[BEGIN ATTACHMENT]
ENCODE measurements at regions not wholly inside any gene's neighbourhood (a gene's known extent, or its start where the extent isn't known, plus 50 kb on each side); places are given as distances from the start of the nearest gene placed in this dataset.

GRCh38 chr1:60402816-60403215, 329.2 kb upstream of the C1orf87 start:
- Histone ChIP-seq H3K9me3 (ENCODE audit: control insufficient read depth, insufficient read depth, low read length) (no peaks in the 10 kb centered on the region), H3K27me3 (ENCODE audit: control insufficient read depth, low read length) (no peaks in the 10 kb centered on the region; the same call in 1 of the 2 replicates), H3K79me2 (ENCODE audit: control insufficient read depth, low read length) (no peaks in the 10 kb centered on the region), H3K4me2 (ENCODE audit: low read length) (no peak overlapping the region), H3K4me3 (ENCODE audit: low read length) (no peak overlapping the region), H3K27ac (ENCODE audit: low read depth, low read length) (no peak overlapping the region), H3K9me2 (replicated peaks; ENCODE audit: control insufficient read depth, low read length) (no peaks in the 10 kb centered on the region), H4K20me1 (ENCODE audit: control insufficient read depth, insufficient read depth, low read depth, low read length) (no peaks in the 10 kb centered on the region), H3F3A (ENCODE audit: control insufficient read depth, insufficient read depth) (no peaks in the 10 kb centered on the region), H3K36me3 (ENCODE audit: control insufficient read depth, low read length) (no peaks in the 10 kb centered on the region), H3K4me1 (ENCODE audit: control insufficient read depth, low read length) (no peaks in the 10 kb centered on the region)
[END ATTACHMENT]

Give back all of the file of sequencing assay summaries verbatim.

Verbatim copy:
ENCODE measurements at regions not wholly inside any gene's neighbourhood (a gene's known extent, or its start where the extent isn't known, plus 50 kb on each side); places are given as distances from the start of the nearest gene placed in this dataset.

GRCh38 chr1:60402816-60403215, 329.2 kb upstream of the C1orf87 start:
- Histone ChIP-seq H3K9me3 (ENCODE audit: control insufficient read depth, insufficient read depth, low read length) (no peaks in the 10 kb centered on the region), H3K27me3 (ENCODE audit: control insufficient read depth, low read length) (no peaks in the 10 kb centered on the region; the same call in 1 of the 2 replicates), H3K79me2 (ENCODE audit: control insufficient read depth, low read length) (no peaks in the 10 kb centered on the region), H3K4me2 (ENCODE audit: low read length) (no peak overlapping the region), H3K4me3 (ENCODE audit: low read length) (no peak overlapping the region), H3K27ac (ENCODE audit: low read depth, low read length) (no peak overlapping the region), H3K9me2 (replicated peaks; ENCODE audit: control insufficient read depth, low read length) (no peaks in the 10 kb centered on the region), H4K20me1 (ENCODE audit: control insufficient read depth, insufficient read depth, low read depth, low read length) (no peaks in the 10 kb centered on the region), H3F3A (ENCODE audit: control insufficient read depth, insufficient read depth) (no peaks in the 10 kb centered on the region), H3K36me3 (ENCODE audit: control insufficient read depth, low read length) (no peaks in the 10 kb centered on the region), H3K4me1 (ENCODE audit: control insufficient read depth, low read length) (no peaks in the 10 kb centered on the region)